Gershwin’s compositions spanned both popular and classical genres, and his most popular melodies are widely known. Among his best-known works are the orchestral compositions Rhapsody in Blue (1924) and An American in Paris (1928) as well as the opera Porgy and Bess (1935).
Gershwin studied piano under Charles Hambitzer and composition with Rubin Goldmark, Henry Cowell and Joseph Brody. He began his career as a song plugger, but soon started composing Broadway theatre works with his brother Ira Gershwin and Buddy DeSylva. He moved to Paris intending to study with Nadia Boulanger, who refused him, where he began to compose An American in Paris. After returning to New York City, he wrote Porgy and Bess with Ira and the author DuBose Heyward. Initially a commercial failure, Porgy and Bess is now considered one of the most important American operas of the twentieth century.
Gershwin moved to Hollywood and composed numerous film scores until his death in 1937 from glioblastoma multiforme, a malignant brain tumor.
Gershwin’s compositions have been adapted for use in many films and for television, and several became jazz standards recorded in many variations. Many celebrated singers and musicians have performed his songs. (source: Wikipedia)
Click on a title to purchase (this will open a new window in your browser to the Art of Sound Music website)
An American in Paris
BB BE 120502 – $80.00
9′ 00″ – professional
On a recommendation from Maurice Ravel, Gershwin arrived in Paris in March 1928 to meet with Nadia Boulanger. After playing only ten minutes of his music, Boulanger replied that she had nothing to teach him. This did not set Gershwin back, as his real intent abroad was to complete a new work based on Paris.
Composed in 1928 on a commission from the New York Philharmonic, An American in Paris was inspired by the time Gershwin had spent in Paris, evoking the sights and energy of the capital in the 1920s. Gershwin brought back some Parisian taxi horns for the New York premiere of the composition, which took place on December 13, 1928 in Carnegie Hall, with Walter Damrosch conducting. Gershwin noted in the original program notes “My purpose here is to portray the impression of an American visitor in Paris as he strolls about the city and listens to various street noises and absorbs the French atmosphere.”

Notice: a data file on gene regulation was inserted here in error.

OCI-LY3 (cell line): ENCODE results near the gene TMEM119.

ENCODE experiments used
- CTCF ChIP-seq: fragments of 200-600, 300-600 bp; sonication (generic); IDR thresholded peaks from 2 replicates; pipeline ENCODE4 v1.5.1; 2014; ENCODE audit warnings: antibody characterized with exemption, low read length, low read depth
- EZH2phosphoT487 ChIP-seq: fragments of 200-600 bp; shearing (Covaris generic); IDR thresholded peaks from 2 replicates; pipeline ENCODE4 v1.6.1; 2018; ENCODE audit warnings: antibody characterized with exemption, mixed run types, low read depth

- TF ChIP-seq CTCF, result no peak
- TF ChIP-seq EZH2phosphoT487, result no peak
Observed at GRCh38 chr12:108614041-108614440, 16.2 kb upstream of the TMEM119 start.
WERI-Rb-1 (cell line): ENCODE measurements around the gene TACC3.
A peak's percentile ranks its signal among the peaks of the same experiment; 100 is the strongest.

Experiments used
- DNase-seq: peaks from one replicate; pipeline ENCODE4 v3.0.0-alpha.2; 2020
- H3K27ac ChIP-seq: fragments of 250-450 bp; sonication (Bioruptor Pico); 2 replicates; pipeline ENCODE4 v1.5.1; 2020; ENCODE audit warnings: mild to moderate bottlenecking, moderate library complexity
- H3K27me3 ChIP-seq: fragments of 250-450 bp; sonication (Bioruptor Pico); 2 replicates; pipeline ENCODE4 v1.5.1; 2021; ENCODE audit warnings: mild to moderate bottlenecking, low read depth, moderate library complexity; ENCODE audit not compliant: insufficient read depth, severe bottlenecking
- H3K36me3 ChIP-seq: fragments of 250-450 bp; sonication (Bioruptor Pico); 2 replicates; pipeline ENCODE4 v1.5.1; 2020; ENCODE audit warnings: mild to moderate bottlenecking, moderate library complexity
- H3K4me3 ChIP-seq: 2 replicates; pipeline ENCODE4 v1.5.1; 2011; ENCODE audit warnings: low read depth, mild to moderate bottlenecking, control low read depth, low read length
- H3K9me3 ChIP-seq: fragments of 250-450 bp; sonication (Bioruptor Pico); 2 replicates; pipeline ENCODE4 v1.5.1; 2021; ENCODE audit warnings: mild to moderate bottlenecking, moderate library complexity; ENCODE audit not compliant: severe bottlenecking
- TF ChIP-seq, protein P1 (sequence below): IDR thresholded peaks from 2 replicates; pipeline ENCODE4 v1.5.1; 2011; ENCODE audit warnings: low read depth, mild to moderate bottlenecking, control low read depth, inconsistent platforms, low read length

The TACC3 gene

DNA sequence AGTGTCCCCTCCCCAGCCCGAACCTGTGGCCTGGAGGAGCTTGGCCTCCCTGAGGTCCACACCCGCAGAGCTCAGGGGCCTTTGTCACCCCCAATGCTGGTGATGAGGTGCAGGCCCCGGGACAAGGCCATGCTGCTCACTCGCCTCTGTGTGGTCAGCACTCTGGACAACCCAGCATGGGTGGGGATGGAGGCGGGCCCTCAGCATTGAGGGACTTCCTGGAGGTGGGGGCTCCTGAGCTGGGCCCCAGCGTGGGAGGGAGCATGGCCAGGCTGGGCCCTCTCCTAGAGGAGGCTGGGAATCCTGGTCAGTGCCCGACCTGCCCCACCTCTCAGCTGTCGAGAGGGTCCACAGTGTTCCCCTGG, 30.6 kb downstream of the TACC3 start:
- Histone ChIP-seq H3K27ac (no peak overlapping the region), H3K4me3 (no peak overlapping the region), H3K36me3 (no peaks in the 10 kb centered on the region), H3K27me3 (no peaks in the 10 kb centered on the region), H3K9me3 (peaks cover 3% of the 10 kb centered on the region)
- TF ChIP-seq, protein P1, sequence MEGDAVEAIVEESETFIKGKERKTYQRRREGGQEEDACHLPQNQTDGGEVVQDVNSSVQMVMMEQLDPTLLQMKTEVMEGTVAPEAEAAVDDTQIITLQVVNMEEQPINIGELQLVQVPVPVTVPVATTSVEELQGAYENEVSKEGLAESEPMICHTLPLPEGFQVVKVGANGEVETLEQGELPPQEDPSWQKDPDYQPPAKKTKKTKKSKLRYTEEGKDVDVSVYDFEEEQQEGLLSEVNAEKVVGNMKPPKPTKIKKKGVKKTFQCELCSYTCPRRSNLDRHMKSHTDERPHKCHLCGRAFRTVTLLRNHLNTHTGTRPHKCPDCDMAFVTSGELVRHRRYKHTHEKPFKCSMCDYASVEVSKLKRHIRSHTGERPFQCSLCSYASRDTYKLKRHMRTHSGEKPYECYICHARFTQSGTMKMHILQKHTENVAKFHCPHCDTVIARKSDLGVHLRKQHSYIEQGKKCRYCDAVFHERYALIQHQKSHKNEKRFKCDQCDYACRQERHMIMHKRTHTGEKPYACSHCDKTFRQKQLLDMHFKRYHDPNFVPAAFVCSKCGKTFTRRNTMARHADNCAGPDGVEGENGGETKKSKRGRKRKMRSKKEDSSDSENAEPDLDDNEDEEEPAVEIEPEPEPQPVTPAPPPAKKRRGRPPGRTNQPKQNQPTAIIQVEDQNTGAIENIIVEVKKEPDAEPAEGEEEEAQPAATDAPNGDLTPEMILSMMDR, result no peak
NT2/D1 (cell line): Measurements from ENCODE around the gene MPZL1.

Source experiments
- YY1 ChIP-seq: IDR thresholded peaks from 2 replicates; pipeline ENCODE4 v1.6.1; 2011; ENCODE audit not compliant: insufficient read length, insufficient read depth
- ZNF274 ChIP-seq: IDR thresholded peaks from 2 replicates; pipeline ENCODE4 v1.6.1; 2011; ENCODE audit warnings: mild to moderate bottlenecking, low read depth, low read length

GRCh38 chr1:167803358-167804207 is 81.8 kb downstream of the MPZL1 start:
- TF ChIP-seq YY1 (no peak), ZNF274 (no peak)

This arrangement by Michael Allen for 423.11 brass ensemble is a paraphrase and omits some of Gershwin development.
4 Trumpets in B flat (one doubles on Piccolo and one doubles on Flugelhorn), 2 Horns, 2 Tenor Trombones, Bass Trombone, Euphonium, Tuba, Percussion
Rialto Ripples – a Rag
BB BE 000802 – $38.00
3′ 00″ – intermediate
You may remember hearing this chart used as the theme song for the Ernie Kovaks show during the 1950’s. In fact, Jack Newlon ‘borrowed’ the first strain from Gershwin’s only rag for his own composition the Oriental Blues which was the music used by Mr. Kovaks for his radio and television programs from 1951 – 1963.
In 1917 at the age of 19, Gershwin wrote Rialto Ripples with his colleague Will Donaldson (serving as arranger) while both were employed at the Jerome Remick Publishing House. Allegedly, the piece was written by Gershwin while riding the 5th Avenue bus. Rialto is a pseudonym for Broadway, and the Ripples refers to rain on his hotel window reflecting the lights of Broadway. Rialto Ripples was one of the first of many ‘ripples’ pieces that would appear in the 1920s and 1930s.
arranged by Michael Allen for Piccolo in B flat, 2 Trumpets in B flat, Flugelhorn, 2 Horns, 2 Tenor Trombones, Bass Trombone, Euphonium, Tuba, optional Percussion
BB BE 120501 – $60.00
7′ 00″ – professional
These short piano pieces were first performed by Gershwin at the Roosevelt Hotel in New York in 1926. and are excellent examples of Gershwin’s ability to meld classical music and jazz.
Following in the footsteps of Bach and Debussy, Gershwin originally planned to compose twenty four preludes, but only completed seven. Gershwin is rumored to have performed only five of them in public, and ultimately only these three were published in 1926.
arranged by Michael Allen for 4 Trumpets in B flat (one doubles on Piccolo and one doubles on Flugelhorn), 2 Horns, 2 Tenor Trombones, Bass Trombone, Euphonium, Tuba, Percussion